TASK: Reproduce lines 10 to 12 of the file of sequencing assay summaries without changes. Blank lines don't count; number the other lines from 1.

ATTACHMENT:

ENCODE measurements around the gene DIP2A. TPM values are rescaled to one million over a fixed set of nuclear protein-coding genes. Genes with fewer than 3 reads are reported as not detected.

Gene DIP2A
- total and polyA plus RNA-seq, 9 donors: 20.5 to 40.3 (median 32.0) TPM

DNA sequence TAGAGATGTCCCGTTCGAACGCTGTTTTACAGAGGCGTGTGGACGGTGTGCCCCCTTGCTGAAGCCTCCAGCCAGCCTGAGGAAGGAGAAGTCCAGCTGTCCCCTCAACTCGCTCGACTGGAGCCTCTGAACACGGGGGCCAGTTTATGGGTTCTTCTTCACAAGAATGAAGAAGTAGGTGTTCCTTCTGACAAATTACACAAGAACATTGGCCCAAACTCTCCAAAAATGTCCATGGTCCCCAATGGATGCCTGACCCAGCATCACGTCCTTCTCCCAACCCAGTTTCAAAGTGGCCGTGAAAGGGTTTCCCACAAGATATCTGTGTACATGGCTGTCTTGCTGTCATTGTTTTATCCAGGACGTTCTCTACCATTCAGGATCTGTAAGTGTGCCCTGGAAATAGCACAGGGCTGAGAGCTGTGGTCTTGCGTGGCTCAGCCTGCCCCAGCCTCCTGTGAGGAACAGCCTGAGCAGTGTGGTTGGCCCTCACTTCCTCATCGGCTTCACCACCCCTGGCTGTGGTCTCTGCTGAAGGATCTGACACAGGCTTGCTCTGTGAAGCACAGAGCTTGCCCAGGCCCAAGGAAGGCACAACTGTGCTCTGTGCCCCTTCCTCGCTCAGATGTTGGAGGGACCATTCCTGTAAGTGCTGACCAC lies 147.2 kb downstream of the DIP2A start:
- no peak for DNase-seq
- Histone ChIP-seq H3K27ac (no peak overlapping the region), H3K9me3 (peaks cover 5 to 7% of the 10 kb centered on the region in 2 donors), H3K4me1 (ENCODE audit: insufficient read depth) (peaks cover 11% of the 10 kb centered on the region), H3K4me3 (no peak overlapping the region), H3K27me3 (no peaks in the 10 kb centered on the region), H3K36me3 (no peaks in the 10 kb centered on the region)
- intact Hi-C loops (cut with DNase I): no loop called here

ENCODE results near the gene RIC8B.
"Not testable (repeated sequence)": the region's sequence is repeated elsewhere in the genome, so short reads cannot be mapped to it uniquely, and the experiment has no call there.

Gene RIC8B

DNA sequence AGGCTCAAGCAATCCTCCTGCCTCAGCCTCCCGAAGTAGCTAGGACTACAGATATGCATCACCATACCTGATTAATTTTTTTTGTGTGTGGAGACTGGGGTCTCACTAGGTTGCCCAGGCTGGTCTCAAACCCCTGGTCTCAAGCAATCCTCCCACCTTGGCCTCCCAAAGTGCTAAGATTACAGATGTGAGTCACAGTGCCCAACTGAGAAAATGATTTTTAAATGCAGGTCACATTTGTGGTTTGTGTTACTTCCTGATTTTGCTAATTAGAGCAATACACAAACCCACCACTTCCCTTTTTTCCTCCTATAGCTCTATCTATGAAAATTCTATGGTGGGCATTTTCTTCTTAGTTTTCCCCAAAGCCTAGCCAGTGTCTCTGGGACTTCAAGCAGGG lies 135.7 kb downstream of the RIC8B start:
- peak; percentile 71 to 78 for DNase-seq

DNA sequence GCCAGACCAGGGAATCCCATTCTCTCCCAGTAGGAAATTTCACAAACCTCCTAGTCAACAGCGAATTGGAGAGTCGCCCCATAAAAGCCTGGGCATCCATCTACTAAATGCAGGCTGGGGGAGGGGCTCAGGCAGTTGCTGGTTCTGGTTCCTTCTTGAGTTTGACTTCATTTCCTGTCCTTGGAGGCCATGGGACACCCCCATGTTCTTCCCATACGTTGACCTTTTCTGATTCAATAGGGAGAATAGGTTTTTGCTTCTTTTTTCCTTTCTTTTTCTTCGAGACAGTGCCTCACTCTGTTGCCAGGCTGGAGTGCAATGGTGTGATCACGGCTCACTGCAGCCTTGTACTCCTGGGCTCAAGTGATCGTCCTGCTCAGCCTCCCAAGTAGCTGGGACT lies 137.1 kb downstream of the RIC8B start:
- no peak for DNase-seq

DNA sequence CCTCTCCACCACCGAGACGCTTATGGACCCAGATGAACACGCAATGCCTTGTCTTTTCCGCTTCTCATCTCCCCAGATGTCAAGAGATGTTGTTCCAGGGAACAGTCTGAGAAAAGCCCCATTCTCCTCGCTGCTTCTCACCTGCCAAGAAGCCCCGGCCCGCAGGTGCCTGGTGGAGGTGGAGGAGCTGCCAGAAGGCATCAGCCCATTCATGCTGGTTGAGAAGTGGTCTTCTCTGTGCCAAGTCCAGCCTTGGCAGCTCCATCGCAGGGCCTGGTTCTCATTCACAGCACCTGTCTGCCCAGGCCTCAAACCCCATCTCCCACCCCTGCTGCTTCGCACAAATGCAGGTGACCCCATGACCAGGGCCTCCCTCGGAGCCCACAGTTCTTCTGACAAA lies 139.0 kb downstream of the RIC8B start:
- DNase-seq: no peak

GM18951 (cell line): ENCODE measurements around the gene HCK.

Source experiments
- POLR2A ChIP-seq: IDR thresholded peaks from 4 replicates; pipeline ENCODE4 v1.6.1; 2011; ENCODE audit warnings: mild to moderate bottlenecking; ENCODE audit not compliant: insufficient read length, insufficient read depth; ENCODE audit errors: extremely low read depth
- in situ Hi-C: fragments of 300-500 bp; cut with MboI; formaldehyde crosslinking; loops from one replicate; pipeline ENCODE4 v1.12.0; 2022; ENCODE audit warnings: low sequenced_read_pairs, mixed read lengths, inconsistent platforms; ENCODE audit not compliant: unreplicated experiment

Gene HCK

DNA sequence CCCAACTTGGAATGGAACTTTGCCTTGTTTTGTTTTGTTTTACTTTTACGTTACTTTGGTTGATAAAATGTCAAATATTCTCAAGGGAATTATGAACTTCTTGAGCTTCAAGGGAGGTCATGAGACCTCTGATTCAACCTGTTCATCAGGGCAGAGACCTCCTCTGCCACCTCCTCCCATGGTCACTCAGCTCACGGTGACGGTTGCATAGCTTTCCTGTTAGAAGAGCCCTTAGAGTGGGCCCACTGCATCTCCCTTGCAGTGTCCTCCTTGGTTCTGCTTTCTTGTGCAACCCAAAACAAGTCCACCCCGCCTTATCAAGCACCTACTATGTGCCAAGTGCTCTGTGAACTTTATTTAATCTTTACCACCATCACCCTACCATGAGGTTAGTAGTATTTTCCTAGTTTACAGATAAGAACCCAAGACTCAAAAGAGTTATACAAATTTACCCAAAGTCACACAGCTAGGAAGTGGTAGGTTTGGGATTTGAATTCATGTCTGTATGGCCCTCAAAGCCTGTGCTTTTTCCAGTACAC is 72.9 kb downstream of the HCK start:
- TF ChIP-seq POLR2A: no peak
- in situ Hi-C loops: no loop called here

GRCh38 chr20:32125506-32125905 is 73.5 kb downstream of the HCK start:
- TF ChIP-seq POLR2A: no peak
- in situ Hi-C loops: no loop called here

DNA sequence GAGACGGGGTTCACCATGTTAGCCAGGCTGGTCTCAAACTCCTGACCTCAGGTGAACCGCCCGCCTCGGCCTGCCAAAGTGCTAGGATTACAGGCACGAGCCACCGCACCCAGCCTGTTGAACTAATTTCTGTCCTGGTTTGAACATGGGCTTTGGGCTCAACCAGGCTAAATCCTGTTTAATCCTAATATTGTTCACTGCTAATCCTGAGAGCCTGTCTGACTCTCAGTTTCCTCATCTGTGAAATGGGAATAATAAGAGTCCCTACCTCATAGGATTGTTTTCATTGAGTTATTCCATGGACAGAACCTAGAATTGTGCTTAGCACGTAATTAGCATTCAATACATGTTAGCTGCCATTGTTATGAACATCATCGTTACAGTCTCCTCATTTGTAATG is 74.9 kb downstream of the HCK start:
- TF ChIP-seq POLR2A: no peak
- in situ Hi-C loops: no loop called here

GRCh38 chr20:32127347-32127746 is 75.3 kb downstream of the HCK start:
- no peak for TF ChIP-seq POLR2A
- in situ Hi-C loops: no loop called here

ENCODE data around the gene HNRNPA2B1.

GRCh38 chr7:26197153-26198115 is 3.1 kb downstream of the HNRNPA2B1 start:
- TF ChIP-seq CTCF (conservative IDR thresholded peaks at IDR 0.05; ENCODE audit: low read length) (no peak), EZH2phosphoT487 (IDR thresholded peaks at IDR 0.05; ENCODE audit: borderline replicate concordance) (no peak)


Gene RIC8B

DNA sequence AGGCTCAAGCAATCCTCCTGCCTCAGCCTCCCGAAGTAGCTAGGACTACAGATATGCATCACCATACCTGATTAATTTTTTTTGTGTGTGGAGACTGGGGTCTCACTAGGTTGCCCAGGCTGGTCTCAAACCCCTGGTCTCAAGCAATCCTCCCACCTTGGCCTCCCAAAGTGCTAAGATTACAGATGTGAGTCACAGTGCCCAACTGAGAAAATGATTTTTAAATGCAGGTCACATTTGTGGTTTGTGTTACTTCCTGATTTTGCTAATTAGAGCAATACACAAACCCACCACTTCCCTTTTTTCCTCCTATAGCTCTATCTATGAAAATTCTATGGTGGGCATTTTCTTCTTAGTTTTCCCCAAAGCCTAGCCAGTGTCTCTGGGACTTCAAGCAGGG lies 135.7 kb downstream of the RIC8B start:
- peak; percentile 71 to 78 for DNase-seq